I know that the idea of a theoretically open canon will not sit well with many people, especially Christian apologists who combat Mormonism as well as cessationists who combat modern-day prophets. Yet there is really no issue with either. We understand that Mormonism falls due to its inability to authenticate Joseph Smith as a prophet and its contradiction with previous revelation. Concerning modern-day prophets, I don’t have an issue. I don’t believe we have seen a prophet since the time of the apostles, but this does not mean that God cannot send one. As well, even if he does, there is no reason why his pronouncements should be added to the canon. In their inspired roles, prophets and apostles said plenty that was never written down. The canon is not every inspired word ever written. It is a collection of inspired and authoritative words that were part of redemptive history.

In short, God can do whatever He desires. Our theological constructs and definitions of a “closed canon” do not lock Him out of our room. If He wants to add to the canon or speak through a prophet, He can do so. Neither you, nor I, nor a church council, nor a Pope can put a “do not enter” on the door of canonical revelation.

I don’t mind saying the canon is closed so long as we qualify it. The canon is “closed” to the degree that God is no longer adding to it.

To be fair, this proposition is not quite as provocative as it might seem. While this might irk Roman Catholics who believe that the Church itself closed the canon, Protestants have historically believed that the church simply recognizes the canon, but does not have the authority to close it.

C Michael Patton
C Michael Patton

C. Michael Patton is the primary contributor to the Parchment and Pen/Credo Blog. He has been in ministry for nearly twenty years as a pastor, author, speaker, and blogger. Find him on Patreon Th.M. Dallas Theological Seminary (2001), president of Credo House Ministries and Credo Courses, author of Now that I'm a Christian (Crossway, 2014) Increase My Faith (Credo House, 2011), and The Theology Program (Reclaiming the Mind Ministries, 2001-2006), host of Theology Unplugged, and primary blogger here at Parchment and Pen. But, most importantly, husband to a beautiful wife and father to four awesome children. Michael is available for speaking engagements. Join his Patreon and support his ministry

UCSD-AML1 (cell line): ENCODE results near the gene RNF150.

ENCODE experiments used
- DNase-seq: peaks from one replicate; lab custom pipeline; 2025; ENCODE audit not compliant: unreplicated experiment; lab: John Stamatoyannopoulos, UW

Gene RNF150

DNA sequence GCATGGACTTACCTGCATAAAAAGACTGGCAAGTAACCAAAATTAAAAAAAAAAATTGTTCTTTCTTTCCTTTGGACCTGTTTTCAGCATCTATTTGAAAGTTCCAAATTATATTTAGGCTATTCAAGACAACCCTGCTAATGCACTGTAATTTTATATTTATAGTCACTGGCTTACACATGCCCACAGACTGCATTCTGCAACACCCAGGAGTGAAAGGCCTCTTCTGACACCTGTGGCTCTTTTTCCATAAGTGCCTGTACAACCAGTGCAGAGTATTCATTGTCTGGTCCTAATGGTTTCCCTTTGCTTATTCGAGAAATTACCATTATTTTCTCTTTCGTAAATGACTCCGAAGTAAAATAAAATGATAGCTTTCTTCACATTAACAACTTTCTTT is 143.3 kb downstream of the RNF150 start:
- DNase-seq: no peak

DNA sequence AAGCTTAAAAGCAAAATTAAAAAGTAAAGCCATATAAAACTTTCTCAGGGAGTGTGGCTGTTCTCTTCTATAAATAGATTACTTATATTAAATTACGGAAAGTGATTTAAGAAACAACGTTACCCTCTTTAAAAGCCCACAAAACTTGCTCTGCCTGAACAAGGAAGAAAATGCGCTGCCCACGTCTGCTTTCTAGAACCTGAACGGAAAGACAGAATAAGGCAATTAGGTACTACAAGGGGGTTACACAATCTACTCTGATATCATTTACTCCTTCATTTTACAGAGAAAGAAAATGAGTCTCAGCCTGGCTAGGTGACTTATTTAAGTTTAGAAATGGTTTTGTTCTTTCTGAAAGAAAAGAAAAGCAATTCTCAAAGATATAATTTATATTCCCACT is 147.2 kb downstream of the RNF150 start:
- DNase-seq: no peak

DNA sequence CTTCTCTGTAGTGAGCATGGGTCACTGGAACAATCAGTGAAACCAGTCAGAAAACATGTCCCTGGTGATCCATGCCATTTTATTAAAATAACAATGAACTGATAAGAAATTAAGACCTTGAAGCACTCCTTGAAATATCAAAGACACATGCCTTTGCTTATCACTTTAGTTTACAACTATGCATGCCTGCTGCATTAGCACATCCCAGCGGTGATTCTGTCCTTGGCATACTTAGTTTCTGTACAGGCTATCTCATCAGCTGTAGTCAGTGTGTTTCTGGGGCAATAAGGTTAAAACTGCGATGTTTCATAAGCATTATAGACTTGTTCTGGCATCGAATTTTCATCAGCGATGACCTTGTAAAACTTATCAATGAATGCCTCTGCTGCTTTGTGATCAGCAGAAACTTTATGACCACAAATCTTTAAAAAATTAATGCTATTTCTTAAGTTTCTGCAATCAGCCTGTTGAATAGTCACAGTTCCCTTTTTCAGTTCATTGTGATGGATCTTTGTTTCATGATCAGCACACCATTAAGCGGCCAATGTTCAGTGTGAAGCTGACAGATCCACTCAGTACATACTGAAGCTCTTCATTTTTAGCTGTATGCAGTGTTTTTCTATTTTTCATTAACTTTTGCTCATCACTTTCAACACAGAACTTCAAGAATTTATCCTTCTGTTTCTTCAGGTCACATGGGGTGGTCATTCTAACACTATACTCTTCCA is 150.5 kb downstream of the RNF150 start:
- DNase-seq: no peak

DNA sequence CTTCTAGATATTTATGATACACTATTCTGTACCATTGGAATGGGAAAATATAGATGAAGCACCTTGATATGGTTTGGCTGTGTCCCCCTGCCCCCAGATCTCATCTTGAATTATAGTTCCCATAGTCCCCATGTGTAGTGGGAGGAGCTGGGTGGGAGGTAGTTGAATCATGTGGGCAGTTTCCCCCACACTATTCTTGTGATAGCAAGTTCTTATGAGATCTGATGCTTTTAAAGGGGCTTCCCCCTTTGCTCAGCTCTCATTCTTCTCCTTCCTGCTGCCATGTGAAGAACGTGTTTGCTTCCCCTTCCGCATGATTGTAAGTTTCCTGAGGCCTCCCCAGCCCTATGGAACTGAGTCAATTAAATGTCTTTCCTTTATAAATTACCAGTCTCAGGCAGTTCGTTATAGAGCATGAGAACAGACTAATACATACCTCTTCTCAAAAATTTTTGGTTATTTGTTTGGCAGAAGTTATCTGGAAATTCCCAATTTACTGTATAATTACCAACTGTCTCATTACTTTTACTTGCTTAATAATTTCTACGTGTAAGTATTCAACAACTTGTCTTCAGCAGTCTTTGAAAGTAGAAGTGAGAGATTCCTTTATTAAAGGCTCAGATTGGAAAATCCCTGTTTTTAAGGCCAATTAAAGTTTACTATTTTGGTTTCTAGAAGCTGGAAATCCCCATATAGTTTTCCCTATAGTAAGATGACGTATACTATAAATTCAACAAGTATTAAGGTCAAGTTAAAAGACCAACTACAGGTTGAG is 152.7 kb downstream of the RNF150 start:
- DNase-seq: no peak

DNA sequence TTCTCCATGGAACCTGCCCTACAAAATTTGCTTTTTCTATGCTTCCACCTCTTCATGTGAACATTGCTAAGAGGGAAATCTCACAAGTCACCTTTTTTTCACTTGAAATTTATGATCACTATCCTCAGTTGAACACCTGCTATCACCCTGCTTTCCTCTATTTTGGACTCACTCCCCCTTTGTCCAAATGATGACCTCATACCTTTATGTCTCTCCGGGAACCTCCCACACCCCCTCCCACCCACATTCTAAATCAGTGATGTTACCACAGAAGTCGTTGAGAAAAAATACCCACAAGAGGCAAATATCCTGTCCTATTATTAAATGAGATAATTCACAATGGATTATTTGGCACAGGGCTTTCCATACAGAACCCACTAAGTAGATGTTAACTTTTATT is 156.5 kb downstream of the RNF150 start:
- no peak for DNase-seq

29 replies to "Why I Believe the Canon is Theoretically Open (and Am Fine With It)"

    • This is an example of one the “non-essentials” of the Christian faith. The canon is considered closed, however this does not cause the Christian faith to rise or fall according to this doctrine. The big debate comes when polemic arguments arise which attempt to hinge the Christian faith on this instance. It is not about later day prophets or the possibility of the existence of later revelation, but if God chooses to do so, it is every Christians duty to not accept it with blind faith. Scripture demands that we put that revelation to the test, to determine if what is revealed is true. The danger lies in accepting that which fails to be true, or looks close enough to have merit, but fails all other tests of historical church tradition. We must be careful to test what is accepted in the canon against these new or later revelations. There is a huge difference between orthodoxy and orthopraxy. To this day the debate is between the revelation of Jesus Christ and the practice of that revelation. Historically this is the reason for the reformation movement in the first place. The conflict arises when the tradition of man attempts to augment or contradict the very teachings of Jesus Christ with an overtly legalistic construct. What Jesus came to convey is simple. We at times make the revelation of Christ a very unnecessarily complicated institution. It was Christ that battled the religious institution of His day, and He came not to establish religion, rather to serve, save, and bring hope to a sin filled world.

    • Staircaseghost

      “God has not used an authenticated apostle or prophet to speak His word and add to it in two-thousand years.”

      What is the correct method for determining this, and from what source did you learn this method?

      In what sense are (for example) the pseudepigraha of “Paul” or The Song of Solomon “authenticated”?

    • Irene

      Actually, the Catholic Church hasn’t officially “closed” the canon. Trent was an inclusive list, not an exclusive list.
      (Now, the chances of something being added to the canon would be ever so slim because-
      1) It has already been revealed that public revelation ended with the age of the Apostles. As a result, messages the Church believes to be authentic, such as the words of St Michael and St Mary at Fatima, and the diary of St Faustina, still could not be added to the canon. So at least in the Catholic Church, there would not be some new prophet or apparition that could become included in the canon. Theoretically, it would have to be an old book from the apostolic age.
      2). Even if a new “old” book was discovered, there would almost have to be new criteria used to determine its inspiration. One reason the other books of the canon were recognized as apostolic was because they were traditionally held to be apostolic. And of course, any newly discovered “old” books would not have that history.